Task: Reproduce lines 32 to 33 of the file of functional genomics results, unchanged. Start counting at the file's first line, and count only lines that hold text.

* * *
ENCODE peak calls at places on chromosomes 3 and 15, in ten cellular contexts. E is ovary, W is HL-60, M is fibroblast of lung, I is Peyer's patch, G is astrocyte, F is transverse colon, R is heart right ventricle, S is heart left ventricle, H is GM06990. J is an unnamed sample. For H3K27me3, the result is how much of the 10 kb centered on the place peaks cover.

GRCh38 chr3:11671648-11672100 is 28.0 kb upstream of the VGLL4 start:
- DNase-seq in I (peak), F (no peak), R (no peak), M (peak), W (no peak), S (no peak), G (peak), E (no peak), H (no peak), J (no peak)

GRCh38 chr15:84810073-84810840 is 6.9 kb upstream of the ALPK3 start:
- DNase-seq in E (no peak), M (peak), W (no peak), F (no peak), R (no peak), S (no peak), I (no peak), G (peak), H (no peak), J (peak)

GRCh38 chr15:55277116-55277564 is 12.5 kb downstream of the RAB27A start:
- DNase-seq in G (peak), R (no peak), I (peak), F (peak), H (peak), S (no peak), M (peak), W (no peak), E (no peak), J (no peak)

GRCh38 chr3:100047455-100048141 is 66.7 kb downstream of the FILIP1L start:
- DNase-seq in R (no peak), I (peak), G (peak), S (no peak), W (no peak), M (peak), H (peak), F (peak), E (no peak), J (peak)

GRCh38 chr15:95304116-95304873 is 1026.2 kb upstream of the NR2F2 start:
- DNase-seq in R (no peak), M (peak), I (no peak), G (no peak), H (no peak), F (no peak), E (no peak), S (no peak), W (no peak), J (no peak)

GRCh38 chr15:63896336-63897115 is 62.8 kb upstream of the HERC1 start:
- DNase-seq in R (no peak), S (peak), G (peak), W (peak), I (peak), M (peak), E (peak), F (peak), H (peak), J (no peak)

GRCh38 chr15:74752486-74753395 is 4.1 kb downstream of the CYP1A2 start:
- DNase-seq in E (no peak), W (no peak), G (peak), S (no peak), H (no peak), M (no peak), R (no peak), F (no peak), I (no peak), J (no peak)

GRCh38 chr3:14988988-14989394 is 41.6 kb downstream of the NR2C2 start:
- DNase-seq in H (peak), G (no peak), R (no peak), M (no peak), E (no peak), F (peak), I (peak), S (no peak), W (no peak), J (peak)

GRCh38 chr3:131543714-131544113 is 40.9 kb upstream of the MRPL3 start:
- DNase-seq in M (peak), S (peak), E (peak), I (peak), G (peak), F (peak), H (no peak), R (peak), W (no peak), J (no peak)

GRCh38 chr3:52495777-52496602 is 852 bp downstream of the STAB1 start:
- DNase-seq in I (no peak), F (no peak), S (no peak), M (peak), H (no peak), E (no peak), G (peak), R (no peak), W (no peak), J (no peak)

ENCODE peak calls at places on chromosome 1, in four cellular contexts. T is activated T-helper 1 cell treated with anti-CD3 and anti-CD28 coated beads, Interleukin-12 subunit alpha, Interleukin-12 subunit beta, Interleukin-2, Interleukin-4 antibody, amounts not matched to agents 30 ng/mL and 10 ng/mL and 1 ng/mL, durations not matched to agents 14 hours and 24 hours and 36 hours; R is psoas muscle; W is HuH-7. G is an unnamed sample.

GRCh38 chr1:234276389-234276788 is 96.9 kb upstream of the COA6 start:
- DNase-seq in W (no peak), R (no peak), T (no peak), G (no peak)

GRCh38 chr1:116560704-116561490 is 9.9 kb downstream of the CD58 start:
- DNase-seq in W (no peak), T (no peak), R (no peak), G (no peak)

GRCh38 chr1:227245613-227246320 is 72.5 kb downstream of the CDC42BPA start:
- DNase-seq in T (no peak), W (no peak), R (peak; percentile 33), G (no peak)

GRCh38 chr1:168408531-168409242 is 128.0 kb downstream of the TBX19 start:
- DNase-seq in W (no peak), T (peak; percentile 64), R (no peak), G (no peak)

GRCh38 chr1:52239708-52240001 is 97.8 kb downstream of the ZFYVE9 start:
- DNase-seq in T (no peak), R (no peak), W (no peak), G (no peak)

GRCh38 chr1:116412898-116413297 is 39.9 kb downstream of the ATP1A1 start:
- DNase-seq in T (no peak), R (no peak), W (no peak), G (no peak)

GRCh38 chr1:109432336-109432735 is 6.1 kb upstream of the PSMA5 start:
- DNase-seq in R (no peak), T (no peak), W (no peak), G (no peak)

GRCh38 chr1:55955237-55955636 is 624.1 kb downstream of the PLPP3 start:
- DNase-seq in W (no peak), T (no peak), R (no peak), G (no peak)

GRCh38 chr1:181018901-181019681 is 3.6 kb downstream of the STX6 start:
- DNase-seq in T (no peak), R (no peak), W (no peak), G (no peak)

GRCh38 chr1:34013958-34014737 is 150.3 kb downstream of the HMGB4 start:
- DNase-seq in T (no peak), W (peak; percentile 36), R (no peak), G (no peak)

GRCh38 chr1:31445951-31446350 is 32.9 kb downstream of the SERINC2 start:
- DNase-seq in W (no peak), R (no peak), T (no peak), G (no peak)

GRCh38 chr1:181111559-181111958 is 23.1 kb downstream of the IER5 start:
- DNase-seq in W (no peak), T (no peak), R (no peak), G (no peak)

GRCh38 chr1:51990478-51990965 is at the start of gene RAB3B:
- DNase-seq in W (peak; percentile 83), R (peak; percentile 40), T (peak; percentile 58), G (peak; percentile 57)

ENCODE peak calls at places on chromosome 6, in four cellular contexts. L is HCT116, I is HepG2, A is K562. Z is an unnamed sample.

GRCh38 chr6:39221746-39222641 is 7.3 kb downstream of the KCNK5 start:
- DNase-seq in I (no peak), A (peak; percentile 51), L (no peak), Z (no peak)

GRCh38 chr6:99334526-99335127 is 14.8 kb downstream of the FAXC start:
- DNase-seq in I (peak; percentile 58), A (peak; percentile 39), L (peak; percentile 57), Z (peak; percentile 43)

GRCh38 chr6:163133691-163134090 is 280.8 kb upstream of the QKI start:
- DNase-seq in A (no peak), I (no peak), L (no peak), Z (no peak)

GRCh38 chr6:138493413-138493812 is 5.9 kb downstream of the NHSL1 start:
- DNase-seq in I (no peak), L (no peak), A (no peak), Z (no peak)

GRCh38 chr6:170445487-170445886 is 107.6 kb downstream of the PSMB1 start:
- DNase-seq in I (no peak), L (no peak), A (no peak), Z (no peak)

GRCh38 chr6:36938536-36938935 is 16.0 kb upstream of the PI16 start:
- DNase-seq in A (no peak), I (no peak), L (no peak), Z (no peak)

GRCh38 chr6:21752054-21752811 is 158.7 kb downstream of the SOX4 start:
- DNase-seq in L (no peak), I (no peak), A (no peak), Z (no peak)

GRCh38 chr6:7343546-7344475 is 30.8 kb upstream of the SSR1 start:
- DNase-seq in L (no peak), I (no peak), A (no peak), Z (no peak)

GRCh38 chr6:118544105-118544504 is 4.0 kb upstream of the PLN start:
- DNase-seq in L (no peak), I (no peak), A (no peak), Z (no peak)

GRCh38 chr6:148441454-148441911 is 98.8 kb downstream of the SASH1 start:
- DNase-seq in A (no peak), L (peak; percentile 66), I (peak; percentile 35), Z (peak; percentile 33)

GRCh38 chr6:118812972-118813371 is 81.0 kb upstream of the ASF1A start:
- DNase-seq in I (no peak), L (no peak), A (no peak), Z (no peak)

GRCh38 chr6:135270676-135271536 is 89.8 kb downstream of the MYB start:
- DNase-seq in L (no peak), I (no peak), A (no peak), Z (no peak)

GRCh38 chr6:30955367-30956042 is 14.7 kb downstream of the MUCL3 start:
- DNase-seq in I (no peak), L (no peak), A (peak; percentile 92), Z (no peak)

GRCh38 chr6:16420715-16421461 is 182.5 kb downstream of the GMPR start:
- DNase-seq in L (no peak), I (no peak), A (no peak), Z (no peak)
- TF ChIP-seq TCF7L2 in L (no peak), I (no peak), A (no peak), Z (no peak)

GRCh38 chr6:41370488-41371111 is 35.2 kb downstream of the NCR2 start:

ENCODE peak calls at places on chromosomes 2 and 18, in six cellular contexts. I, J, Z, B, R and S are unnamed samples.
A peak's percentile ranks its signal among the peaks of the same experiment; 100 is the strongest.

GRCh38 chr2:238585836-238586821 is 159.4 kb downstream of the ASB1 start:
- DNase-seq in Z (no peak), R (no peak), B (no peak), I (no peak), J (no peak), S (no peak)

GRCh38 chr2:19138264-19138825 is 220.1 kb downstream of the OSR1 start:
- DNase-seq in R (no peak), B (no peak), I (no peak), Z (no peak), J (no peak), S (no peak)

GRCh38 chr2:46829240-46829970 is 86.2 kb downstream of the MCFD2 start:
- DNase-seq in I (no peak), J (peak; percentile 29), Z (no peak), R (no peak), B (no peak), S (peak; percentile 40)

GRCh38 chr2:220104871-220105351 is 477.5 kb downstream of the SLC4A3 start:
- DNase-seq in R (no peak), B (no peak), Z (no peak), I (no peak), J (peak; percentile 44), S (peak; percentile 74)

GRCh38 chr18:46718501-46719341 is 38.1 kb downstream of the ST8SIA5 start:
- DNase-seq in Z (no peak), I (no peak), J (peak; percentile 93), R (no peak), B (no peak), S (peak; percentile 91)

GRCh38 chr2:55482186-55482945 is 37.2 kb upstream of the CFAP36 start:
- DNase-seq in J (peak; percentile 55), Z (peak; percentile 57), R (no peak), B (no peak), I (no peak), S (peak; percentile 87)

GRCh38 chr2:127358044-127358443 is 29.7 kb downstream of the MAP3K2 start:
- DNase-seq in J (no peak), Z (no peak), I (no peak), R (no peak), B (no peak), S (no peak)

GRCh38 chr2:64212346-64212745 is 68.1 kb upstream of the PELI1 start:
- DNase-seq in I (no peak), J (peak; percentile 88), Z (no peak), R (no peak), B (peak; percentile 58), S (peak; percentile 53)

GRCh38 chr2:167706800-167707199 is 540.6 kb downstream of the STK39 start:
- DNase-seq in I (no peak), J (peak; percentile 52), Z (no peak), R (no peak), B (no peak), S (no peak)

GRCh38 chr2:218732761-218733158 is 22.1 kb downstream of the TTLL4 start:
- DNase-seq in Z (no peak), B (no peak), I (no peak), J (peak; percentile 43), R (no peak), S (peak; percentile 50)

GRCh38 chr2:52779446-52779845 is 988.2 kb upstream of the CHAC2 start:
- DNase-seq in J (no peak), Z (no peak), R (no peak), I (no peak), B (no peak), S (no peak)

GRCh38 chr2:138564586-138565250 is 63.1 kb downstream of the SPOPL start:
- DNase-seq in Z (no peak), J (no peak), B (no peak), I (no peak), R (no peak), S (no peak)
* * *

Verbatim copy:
- DNase-seq in T (no peak), R (no peak), W (no peak), G (no peak)

GRCh38 chr1:116412898-116413297 is 39.9 kb downstream of the ATP1A1 start: